Son of a beat

Ralph Mendoza (The Philippine Star) - October 4, 2013 - 12:00am

MANILA, Philippines - These days, all eyes are on beat boy prodigy Allen Anas. Except it’s hard to literally keep your eyes on his fancy footwork — he’s that fast.

At only 12 years old, Allen is set to become the first-ever competitor to represent the Philippines at this year’s Red Bull BC One Asia Pacific Finals in Japan on Oct. 12. It’s the world’s largest and most prestigious one-on-one b-boy competition, and Allen is making history as the youngest person ever to compete in it. If he wins the regional finals, he’ll go on to represent the Philippines in Korea at the World Championships.

“Sobrang saya ko kasi sa akin nakasalalay ang Pilipinas kaya gagalingan ko talaga para sumikat na rin ang b-boy sa Pilipinas,” says the up-and-comer from Las Piñas.“Dito kasi ‘di suportado, parang balewala lang, ‘di tulad sa ibang bansa.”

Hopefully, the story unfolds according to plan. Right now, Allen is busy rehearsing his sequences, hand hops, and spins for about “four to six,” as he vaguely puts it. “Four to six p.m.?” I ask. “No,” corrects Allen, “four to six hours. I practice at home or in the church with our breakdance ministry.”

His story goes back eight years when he was just four years old. “I learned dancing from my older brother Arthur,” recalls Allen in Tagalog, “I was four years old when I saw the older guys dancing and I thought it was just a game.” His brother saw warp-speed skills in him and decided to teach Allen the ways of the beat boy (b-boy for short), to which they both owe their clean living, away from the troubles of the street.

“I try to inspire by showing them how much I sacrifice my time for my passion,” says the 25-year-old Arthur in Tagalog, “They see my discipline and the parties I skip, and I guess the hard work pays off.”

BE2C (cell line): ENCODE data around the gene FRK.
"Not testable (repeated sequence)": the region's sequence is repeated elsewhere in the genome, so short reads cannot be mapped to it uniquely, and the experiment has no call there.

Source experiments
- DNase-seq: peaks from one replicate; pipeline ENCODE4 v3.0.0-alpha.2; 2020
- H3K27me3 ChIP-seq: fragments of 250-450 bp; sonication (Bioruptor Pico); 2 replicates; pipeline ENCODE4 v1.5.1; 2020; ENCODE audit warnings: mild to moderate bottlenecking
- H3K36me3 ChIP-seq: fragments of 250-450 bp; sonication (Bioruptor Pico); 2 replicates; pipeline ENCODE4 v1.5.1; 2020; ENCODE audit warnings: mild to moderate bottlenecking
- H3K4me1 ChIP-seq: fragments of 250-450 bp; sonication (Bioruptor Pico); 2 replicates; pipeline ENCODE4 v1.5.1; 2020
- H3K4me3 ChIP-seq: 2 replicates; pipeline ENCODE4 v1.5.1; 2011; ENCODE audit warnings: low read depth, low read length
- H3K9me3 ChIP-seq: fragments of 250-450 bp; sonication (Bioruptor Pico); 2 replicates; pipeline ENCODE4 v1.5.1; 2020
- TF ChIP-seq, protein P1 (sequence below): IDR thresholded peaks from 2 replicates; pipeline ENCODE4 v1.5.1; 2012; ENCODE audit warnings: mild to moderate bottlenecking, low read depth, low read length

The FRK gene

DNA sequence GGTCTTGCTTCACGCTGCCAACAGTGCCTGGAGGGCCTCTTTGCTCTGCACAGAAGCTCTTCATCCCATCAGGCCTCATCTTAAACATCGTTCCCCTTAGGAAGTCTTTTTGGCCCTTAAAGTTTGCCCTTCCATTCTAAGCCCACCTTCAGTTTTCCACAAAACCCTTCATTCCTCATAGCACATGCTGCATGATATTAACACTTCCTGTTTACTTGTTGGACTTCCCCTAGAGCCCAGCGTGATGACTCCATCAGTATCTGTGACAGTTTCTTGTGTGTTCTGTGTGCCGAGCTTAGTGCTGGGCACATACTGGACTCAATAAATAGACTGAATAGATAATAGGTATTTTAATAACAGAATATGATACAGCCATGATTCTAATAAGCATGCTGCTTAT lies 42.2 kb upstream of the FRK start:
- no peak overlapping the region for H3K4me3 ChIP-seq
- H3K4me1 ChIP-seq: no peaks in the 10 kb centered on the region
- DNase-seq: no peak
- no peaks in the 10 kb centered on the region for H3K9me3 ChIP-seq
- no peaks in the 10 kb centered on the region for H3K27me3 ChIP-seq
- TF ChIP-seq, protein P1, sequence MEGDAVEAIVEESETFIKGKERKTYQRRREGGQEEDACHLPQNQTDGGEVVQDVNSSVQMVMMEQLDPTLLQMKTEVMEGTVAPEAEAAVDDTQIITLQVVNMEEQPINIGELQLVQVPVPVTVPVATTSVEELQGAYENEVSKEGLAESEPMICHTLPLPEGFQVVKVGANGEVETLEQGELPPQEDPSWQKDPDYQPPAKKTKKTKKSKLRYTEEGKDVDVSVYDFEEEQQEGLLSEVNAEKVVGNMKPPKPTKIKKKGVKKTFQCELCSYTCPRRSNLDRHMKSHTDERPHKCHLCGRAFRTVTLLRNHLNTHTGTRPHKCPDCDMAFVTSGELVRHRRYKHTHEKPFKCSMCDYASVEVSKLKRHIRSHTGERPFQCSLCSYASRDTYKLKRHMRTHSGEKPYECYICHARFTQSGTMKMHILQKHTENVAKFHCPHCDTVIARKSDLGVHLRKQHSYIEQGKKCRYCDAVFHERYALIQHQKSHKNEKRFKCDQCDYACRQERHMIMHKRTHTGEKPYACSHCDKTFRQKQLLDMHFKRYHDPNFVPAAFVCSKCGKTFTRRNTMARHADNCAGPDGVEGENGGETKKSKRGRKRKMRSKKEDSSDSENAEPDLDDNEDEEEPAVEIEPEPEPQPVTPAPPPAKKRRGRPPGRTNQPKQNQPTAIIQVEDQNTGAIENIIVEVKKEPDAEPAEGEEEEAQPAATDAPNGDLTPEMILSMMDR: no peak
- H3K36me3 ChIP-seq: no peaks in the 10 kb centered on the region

Many players and prayers later, Allen found himself winning a number of local b-boy competitions, which earned him international recognition in the form of being cast as the main protagonist in Rudimental’s music video featuring Alex Clare and John Newman, Not Giving In, which has since received close to 13 million views on YouTube. This year, TV5 and Gandang Gabi Vice have all bitten the b-boy bait, with more to come from TV Patrol, Sports Unlimited and Lifestyle Network.

But despite all that, Allen says he still manages to find time to study before or after training. “After b-boy, pahinga lang ng konti tapos gigising ng 4 a.m. tapos aalis na ng 5,” he says of his routine.

His days are harder than most of ours, but when it comes to inspiration, Allen knows he’s getting it from the source of all sources. “Nakakatulong yung faith ko kasi tulad ng sa T.H.E. Grind (a local b-boy contest created by Red Bull in partnership with the Philippine All Stars), umasa lang ako kay Lord,” he remembers, “Kasi battle nung Sunday, tapos Monday, petiks lang ako noon. Stretching lang. Kinabukasan, nag-battle ako para sa Taiwan tapos ‘di ko alam na mananalo pala ako noon. Kapag wala si Lord, para saan pa kaya yung lakas mo?”

Now that he’s less than three weeks away from flying to Fukuoka, Japan, he’s ready, deadly and — hold on — not intimidated? “Actually, ‘di ako natatakot sa mga kalaban ko sa Japan kasi lahat ng kinakalaban ko dito sa Philippines, matatanda na,” adds a smiling Allen, who still keeps it humble when fans admire his dancing on TV. “Sa mga fans, I just say thank you and God bless.”

Allen may have a long way to go in terms of getting through his teen years, but you can say his early success is a real inspiration to people of all ages  — lamp posts in the dimly lit world of unmotivated kids whose jadedness can never compare. At his age, Allen already dreams of becoming a b-boy teacher who will not only pass on the craft, but steer both the young and old away from trouble.  “Maraming mga bata diyan, laro-laro lang, o kahit yung matatanda, yosi at inom. Gusto ko sila sabihan na ‘Huwag na kayo diyan. Dito na lang kayo sa b-boy.’”


E-mail the author at ralph.mendoza@yahoo.com. PHOTOS by Ralph Mendoza

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